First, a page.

Because Mother’s and Father’s Day meals contain all sorts of food items, finding the right wine to accompany your parent’s chosen dish may often pose a dilemma.  Fortunately, the app Wine Picks & Pairings: Natalie MacLean features a Mother’s Day Brunch matching option under the Pairings tab.  Simply selecting this option brings up plenty of perfect pairings.  For example, here are the top five:

  • Spanish omelette with Pinot Grigio
  • Spinach and bacon quiche with Sauvignon Blanc
  • Crepes Suzanne with Icewine
  • French toast and raspberries with Champagne
  • Smoked salmon and cream cheese on bagels with Pinot Noir

Curious about what to bring to the family’s Father’s Day cookout?  Select Father’s Day Barbecue from the list!  What are some sure-fire suggestions?

  • Seared Pepper Steak with Shiraz
  • Planked Salmon with Riesling
  • Flame-Broiled Hamburgers with Zinfandel
  • Grilled Chicken with Chardonnay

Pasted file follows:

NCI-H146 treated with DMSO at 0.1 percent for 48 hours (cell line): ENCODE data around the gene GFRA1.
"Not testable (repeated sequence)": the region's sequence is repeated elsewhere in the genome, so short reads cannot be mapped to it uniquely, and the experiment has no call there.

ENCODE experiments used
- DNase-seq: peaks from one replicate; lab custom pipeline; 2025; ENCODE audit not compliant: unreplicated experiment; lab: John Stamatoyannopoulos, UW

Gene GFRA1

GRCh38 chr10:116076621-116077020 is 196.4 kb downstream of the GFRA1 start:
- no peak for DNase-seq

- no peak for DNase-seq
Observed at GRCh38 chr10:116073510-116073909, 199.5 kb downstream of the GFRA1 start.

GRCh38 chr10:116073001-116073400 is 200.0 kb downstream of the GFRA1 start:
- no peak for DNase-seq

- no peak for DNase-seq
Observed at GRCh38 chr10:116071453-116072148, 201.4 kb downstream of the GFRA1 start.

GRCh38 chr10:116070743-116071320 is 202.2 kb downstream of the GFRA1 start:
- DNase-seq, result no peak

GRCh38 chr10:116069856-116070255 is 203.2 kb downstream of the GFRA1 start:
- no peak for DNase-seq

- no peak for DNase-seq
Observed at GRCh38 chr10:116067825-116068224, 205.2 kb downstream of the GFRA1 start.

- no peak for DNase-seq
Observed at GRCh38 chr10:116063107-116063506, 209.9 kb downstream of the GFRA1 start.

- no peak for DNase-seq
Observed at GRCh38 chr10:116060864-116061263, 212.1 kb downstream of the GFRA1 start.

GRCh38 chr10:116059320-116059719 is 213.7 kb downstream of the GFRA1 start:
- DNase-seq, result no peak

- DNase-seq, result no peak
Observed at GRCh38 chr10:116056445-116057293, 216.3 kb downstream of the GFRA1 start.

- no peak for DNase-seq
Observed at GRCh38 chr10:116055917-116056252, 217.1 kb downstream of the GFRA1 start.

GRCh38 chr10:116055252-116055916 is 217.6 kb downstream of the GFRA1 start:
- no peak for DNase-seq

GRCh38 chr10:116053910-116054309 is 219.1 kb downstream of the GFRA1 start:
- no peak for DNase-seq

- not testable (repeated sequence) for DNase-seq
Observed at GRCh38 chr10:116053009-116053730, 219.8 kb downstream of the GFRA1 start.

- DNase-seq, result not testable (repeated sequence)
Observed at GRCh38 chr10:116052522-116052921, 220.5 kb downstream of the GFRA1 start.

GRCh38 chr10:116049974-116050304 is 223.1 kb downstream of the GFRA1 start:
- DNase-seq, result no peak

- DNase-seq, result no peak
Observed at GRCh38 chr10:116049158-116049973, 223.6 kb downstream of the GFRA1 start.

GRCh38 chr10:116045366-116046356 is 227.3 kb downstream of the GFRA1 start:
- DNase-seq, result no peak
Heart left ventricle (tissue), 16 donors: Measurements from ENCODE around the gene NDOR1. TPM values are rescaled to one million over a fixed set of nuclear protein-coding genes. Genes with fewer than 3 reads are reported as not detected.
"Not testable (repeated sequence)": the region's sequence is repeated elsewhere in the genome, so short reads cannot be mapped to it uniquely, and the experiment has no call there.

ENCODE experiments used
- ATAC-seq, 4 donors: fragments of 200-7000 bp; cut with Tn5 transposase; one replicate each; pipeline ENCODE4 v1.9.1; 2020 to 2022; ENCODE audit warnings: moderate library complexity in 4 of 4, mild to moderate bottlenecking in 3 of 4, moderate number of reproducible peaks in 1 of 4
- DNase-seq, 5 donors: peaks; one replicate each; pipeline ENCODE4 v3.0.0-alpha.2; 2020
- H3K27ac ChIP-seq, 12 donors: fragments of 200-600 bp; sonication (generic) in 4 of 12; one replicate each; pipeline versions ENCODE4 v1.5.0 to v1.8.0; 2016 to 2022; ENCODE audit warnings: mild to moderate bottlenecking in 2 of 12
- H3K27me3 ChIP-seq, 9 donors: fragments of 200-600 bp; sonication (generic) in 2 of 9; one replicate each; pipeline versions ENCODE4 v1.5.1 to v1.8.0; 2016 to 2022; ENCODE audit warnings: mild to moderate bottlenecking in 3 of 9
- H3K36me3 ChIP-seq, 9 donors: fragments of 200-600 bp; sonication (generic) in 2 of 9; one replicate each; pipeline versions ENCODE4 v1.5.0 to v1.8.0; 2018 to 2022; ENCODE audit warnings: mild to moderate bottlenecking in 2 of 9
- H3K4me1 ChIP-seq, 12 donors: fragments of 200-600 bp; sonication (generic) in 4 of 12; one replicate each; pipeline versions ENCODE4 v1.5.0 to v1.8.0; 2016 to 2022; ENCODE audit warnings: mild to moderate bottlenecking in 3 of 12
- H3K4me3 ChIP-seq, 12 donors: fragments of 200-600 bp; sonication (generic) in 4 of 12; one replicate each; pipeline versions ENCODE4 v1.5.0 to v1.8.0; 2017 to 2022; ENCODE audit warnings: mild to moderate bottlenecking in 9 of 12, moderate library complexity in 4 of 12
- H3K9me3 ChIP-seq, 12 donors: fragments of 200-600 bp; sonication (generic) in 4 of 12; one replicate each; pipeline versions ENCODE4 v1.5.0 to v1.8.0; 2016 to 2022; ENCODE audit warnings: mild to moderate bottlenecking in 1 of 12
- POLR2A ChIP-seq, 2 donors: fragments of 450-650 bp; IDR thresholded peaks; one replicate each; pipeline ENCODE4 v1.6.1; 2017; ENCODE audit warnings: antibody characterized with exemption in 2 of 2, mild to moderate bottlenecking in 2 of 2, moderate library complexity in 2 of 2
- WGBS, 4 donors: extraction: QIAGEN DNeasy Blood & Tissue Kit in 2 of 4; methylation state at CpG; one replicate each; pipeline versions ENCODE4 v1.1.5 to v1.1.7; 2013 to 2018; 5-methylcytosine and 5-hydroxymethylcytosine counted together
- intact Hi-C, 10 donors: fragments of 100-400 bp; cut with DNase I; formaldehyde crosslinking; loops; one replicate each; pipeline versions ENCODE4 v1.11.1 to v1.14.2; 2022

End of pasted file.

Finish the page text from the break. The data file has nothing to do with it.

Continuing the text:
• BBQ Pork Chops with Merlot

Mmmmm…  In addition to helping you select fantastic wines for your family’s fun holidays, the app allows you to access a host of tasting notes, scores, prices, and recipes.  You can search over 150,000 wines at retailers across the U.S.,  and create a wine journal containing your own notes and photos.  Wine Picks & Pairings: Natalie MacLean is available for iPhone, iPod Touch, Android, and BlackBerry, and allows users with other mobile phones access to a mobile site.  The latest version was updated on Feb. 04, 2012.

Easter Wine Pairings

April 3rd, 2012 No comments